We present three cases of spontaneous CSF otorrhea with defects on the tegmental plates of the temporal bone. The defects were successfully repaired with temporal muscle fascia or fascia lata graft and fibrin glue using the middle cranial fossa approach via craniotomy.


Case 1

A male aged 70 years presented with right-sided otorrhea and hearing loss. He had experienced ear fullness and hearing loss for 4 years. Unsuccessful treatments with oral antibiotics were prescribed several times after being misdiagnosed as having otitis media with effusion. Myringotomy resulting in pulsatile otorrhea and a-2 transferrin positivity of fluid had been suggestive of CSF. The patient had been referred to a neurosurgery clinic, and lumbar drainage was applied for 15 days with a 15 cm [H.sub.2]O CSF opening pressure, but no improvement had been observed.

The patient was referred to our clinic and a physical examination revealed a dull and opaque tympanic membrane on the right side. The tympanogram was type B on the same side and there was a conductive hearing loss. He had no history of trauma or ear surgery. An HRCT scan of the temporal bone revealed a suspected tegmen tympani defect on the right side (Figure 1).

The repair of the CSF leak was planned using a middle cranial fossa approach with craniotomy but without CSF diversion because of normal CSF pressure. First, a reverse question mark-shaped incision was made, and the squamous part of the temporal bone was revealed. The dura was exposed by removing a 5x4-cm bony plate. The petrous portion of temporal bone was exposed by proceeding elevation in the extradural space. There was a dural defect near the middle meningeal artery. A bony spine was observed on the temporal bone that corresponded with the location of the dural defect, which was removed by drilling. We also observed other millimetric bony defects on the tegmen tympani (Figure 2). We considered that CSF had reached the middle ear through these defects. The dural and tegmen defects were reconstructed using a temporal muscle fascia graft and autogenous fibrin glue (Figure 3). The removed bone window was then replaced. A temporal muscle flap was constructed and sutured over the bone. A CSF diversion was not performed. We observed no complications during or after surgery. The patient was discharged 4 days after surgery with improvement in his hearing loss. Preoperatively, the pure-tone audiometry threshold in the right ear was measured 45 dB with air conduction and 22 dB with bone conduction, while the postoperative threshold was 30 dB with air conduction and the bone conduction threshold was the same.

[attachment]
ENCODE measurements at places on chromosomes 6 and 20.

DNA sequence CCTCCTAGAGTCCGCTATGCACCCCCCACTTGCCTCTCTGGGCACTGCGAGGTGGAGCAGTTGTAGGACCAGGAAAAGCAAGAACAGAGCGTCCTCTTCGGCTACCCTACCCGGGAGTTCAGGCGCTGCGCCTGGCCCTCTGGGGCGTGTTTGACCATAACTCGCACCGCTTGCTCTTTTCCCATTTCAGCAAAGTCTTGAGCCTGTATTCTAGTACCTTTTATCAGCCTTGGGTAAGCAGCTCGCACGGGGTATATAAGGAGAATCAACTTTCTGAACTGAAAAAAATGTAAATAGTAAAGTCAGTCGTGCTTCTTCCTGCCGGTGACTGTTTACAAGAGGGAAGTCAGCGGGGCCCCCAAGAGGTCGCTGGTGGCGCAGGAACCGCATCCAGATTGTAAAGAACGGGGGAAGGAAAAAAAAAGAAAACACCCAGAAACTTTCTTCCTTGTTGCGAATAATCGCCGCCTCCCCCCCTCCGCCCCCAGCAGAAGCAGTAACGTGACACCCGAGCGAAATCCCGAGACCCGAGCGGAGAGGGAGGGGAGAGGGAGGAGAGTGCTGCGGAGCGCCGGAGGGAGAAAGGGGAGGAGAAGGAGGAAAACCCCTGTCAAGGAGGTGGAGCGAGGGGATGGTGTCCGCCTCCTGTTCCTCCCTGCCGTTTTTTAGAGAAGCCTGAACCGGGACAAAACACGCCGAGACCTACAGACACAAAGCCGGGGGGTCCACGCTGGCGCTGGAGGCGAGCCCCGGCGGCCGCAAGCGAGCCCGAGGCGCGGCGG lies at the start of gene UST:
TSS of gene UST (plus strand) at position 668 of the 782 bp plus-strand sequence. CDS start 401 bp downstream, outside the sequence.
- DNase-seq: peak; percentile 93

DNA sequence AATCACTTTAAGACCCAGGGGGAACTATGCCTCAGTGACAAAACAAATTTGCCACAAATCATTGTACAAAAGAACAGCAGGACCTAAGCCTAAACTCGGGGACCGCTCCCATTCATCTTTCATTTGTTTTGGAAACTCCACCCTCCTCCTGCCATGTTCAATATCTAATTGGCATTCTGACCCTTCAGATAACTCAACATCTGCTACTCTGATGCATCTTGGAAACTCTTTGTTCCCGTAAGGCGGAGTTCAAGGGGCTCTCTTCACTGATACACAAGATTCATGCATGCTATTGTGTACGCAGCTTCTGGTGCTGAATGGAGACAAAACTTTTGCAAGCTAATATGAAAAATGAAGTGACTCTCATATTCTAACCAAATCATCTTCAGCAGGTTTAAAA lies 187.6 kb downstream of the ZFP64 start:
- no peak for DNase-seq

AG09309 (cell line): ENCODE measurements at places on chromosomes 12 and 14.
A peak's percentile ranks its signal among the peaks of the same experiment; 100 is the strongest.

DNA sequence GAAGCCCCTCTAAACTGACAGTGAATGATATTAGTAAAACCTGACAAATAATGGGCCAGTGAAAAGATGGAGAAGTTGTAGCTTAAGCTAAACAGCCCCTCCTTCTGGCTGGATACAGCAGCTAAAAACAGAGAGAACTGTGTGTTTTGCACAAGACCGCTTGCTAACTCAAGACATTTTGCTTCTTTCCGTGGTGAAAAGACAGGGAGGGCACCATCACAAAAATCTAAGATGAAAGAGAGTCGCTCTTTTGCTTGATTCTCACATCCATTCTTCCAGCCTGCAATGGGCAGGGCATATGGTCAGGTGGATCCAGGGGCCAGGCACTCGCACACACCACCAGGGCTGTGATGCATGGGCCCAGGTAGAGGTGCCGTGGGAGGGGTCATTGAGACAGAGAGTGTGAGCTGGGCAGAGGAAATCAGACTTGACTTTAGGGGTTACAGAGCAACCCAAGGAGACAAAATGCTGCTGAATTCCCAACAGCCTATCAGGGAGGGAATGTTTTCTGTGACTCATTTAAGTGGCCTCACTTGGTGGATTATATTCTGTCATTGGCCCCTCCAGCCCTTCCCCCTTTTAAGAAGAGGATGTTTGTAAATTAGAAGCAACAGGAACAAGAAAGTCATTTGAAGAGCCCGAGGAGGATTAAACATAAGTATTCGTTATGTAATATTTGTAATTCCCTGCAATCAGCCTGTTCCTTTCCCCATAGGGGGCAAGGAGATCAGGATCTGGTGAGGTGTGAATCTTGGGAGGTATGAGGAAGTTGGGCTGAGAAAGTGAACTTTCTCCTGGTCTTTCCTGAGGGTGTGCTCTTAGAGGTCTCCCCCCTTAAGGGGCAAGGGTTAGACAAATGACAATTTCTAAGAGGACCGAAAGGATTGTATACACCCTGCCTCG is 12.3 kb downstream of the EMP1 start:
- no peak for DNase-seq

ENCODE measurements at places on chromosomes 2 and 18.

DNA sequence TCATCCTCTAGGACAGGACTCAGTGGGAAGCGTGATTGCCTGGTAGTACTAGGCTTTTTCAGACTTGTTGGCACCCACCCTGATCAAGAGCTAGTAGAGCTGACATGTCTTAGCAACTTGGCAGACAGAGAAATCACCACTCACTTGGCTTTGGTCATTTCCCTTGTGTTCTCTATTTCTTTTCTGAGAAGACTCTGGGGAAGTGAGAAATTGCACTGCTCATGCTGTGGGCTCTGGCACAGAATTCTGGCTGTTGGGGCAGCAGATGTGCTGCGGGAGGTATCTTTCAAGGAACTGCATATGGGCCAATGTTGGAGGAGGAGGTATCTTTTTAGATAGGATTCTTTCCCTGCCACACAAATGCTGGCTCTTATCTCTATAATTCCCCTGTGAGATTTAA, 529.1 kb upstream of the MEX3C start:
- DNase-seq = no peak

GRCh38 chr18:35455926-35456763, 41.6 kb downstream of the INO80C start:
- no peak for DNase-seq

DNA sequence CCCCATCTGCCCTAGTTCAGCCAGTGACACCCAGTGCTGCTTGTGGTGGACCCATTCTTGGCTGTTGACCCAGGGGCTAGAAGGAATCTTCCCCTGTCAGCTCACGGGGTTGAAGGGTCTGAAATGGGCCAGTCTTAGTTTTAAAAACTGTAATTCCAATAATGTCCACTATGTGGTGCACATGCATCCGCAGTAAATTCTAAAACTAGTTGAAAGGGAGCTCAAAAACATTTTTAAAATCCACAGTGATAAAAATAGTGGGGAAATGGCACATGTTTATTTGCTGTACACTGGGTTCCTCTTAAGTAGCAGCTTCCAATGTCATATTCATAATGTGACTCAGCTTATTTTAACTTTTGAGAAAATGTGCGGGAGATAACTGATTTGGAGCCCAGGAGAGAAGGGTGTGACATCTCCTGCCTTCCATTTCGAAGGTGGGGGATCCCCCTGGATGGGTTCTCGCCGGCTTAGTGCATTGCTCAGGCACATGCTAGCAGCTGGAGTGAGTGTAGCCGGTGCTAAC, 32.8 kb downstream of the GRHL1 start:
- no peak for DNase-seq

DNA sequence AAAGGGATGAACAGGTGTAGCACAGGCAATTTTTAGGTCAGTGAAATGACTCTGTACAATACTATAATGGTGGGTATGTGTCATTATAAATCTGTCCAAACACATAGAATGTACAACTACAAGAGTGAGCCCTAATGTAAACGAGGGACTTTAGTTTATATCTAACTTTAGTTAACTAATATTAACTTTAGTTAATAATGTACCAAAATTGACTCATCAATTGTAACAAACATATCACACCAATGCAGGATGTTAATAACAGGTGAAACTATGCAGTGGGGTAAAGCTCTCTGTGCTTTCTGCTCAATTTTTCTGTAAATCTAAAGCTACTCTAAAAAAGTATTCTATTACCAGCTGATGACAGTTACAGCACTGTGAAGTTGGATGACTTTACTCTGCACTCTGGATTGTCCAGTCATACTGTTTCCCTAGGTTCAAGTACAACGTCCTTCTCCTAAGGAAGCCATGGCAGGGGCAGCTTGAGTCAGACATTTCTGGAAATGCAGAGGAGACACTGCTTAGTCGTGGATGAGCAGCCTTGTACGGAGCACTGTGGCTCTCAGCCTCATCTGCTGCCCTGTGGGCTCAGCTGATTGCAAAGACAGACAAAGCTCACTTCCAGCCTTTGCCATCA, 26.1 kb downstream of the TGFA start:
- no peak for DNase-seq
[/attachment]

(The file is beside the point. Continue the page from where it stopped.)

Case 2

A 48-year-old female was admitted to the emergency room with headache and fever. The patient had neck stiffness and was diagnosed as having meningitis by lumber puncture and CSF examination. After treatment of meningitis in the infectious diseases department, the patient was referred to our clinic because of a suspected right-sided mastoiditis in cranial CT examination. She was diagnosed as having a right-sided tegmen tympani defect through temporal HRCT and underwent operation via the middle cranial fossa approach (Figure 4). Multiple bone defects, with the largest being 1 cm in diameter, were detected on the tegmen tympani. The dural and tegmen defects were repaired by using tensor fascia lata, auricular conchal cartilage grafts, and autogenous fibrin glue. We observed no complications during or after surgery. After the surgery, the patient was followed up for 5 days at the service and was discharged later. Preoperatively, the pure-tone audiometry threshold in the right ear was 43 dB with air conduction and 21 dB with bone conduction, while the postoperative threshold was 23 dB with air conduction and 20 dB with bone conduction.

Case 3

A 71-year-old female with a history of an operation due to CSF rhinorrhea 3 months ago experienced left ear fullness and otorrhea. The patient had no history of trauma or additional disease other than hypertension and diabetes mellitus. Temporal HRCT revealed a 0.5-cm defect in the tegmen tympani of the left ear (Figure 5).